Editor Can’t Stay Quiet about New Exhibit at the Guggenheim

New exhibit leaves people in silence…

By Michael Sheridan

Arts Co-Editor

I think we can all agree that despite our love of New York, this city can be overwhelmingly noisy. When is the last time you’ve experienced true silence without a siren in the background, the rumbling of garbage trucks, or the shouting of people walking through the Walsh Gate (yeah that’s right, those of us on the lower floors of Walsh have to put up with you each and every night). Well, after vising the Guggenheim to see the solid gold toilet that I wrote about a few issues ago, it’s time to return to the museum for something even more spectacular.

The artist Doug Wheeler’s installation, PSAD Synthetic Desert III, which is described as a “semi-anechoic chamber,” allows visitors to experience near total silence. The room is covered with a material, known as BASF, which causes almost all outside noise to be completely drowned out, allowing the room to exist at a range of 10-15 decibels. To put this in perspective, the average New York City restaurant is 90 decibels, the subway is 80 decibels, and even what we would normally consider silence is only a mere 30 decibels.

I myself recently had a chance to visit the room and it was quite the unique experience. In order to keep the noise level as low as possible, only five visitors, with one security escort, are allowed in the room at any time. The group of visitors I was with got a brief explanation of the etiquette of the room first, as there are a few rules in place to keep the space as quiet as possible. All phones and electronics had to be stowed away before entering in order to prevent any unexpected noise (and also to prevent photographs from being taken as they are prohibited).

Finally, we were escorted through two hermetically sealed rooms which transitioned us into the final exhibition space, where we were allowed to stay for 10 minutes. My first impression was that the room was much smaller than I thought, although it was definitely visually interesting. The space was covered with geometric pyramids, also made of the same BASF material which kept the room so silent. It was also dimly light with a purple light to give off a very serene ambiance.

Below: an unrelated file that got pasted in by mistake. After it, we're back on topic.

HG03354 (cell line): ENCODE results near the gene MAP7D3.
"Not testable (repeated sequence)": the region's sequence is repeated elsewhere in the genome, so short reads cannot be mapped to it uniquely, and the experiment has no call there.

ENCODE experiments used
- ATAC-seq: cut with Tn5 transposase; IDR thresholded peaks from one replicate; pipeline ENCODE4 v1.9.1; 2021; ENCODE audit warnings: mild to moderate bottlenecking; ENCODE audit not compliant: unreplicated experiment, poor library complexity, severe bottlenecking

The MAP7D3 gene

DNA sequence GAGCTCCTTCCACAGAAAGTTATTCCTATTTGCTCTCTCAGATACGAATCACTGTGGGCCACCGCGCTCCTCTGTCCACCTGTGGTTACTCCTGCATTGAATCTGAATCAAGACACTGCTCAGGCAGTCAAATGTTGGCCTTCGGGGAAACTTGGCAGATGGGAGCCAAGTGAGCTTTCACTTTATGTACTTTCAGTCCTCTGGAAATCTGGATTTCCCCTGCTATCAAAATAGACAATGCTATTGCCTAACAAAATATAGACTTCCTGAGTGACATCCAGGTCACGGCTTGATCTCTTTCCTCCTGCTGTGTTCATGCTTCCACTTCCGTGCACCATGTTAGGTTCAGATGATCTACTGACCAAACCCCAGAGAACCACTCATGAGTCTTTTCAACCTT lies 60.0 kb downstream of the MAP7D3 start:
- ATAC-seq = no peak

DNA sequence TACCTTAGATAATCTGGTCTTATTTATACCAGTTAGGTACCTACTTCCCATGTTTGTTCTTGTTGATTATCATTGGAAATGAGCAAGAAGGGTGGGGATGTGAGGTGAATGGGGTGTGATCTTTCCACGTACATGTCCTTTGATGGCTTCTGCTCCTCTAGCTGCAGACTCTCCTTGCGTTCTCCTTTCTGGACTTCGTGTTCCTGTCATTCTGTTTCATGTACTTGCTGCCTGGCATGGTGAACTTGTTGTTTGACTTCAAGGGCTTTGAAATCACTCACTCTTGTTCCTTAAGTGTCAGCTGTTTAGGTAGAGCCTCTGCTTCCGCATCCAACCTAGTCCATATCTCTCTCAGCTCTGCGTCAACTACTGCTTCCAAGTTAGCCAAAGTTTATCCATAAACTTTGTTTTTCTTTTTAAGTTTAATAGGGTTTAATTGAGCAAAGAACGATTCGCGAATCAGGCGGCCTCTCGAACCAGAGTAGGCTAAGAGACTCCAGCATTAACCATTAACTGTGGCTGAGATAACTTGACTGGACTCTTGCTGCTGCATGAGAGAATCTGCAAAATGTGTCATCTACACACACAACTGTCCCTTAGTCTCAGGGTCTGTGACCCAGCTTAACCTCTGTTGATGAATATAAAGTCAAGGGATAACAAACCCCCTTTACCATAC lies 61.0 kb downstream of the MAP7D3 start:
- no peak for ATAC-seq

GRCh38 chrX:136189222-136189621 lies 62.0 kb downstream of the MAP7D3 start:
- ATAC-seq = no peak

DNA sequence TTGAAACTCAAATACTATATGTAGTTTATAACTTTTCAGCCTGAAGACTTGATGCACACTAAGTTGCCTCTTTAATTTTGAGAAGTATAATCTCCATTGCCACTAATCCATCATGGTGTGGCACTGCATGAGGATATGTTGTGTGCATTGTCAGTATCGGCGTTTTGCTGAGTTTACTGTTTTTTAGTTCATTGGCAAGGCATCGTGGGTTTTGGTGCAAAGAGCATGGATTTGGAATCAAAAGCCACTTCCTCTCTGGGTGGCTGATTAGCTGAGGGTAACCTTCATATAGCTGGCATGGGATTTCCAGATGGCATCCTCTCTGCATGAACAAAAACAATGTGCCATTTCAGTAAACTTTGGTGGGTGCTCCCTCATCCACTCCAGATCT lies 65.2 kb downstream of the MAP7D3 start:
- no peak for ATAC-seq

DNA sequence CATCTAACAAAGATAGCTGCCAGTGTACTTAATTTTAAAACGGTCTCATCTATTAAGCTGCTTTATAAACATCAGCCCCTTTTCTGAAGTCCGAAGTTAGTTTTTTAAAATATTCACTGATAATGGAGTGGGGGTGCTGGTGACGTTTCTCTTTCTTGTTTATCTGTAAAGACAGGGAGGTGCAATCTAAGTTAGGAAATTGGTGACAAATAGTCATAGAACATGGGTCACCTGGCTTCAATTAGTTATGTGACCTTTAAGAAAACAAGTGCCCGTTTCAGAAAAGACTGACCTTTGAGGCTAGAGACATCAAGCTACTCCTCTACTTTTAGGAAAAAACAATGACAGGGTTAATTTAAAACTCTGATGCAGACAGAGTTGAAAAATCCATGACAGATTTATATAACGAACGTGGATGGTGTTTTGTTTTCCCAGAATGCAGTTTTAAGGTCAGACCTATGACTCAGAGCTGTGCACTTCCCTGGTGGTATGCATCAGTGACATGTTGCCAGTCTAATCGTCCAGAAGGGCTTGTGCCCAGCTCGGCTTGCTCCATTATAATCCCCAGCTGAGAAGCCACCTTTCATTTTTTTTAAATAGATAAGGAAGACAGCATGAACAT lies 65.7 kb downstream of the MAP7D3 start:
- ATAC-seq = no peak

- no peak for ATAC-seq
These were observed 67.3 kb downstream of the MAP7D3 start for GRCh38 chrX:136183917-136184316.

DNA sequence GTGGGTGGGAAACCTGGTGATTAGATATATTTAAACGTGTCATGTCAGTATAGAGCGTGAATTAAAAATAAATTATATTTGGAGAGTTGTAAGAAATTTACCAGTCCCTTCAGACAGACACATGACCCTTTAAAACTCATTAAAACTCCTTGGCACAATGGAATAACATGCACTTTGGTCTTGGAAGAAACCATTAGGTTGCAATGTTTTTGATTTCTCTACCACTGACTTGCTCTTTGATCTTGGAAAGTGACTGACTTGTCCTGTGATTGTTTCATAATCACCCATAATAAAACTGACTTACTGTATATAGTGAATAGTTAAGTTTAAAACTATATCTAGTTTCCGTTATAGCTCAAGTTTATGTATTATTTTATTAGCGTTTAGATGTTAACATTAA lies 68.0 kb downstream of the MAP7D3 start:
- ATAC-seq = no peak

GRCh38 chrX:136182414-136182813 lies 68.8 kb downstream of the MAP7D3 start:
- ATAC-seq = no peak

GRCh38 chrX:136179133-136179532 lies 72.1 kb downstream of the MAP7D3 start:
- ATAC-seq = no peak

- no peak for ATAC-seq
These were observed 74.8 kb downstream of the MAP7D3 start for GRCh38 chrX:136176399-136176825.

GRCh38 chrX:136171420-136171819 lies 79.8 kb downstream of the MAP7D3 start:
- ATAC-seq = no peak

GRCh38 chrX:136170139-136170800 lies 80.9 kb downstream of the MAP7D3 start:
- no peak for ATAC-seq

At first, I was completely underwhelmed. After listening to several people’s experiences of the room, I had extremely high expectations. However, my only initial reaction was that it was a quiet room. It didn’t even seem that quiet as I could hear water rushing through the museum’s plumbing.

The more time I spent, however, the more I really began to appreciate the work. It is so silent that I felt completely isolated from the outside world. I really began to relax and focus on just myself and my own thoughts. While I didn’t go so far as to meditate like some of the visitors, by the end I felt completely peaceful and relaxed, which was amazing as I had been stressed about several different things before entering. I became so engrossed in myself that in the final minutes, I realized that what I had thought was water rushing through the plumbing was actually my heart pumping blood through my body. It was a very strange sensation to experience. When our escort very quietly whispered that the ten minutes were up, it felt like she was shouting. After leaving the installation, I was more self-aware, and I noticed the noises I was making as I walked around much more acutely. I cannot wait for another opportunity to visit the space.

Entry to this installation is free with admission to the Guggenheim, however a timed ticket is required. Reserved time slots have been sold out through May and June tickets won’t be sold until May 1st. The best way to experience this piece is to get to the museum before it opens to wait in line and try and get one of the walk up ticket slots, which are offered every day the museum is open.

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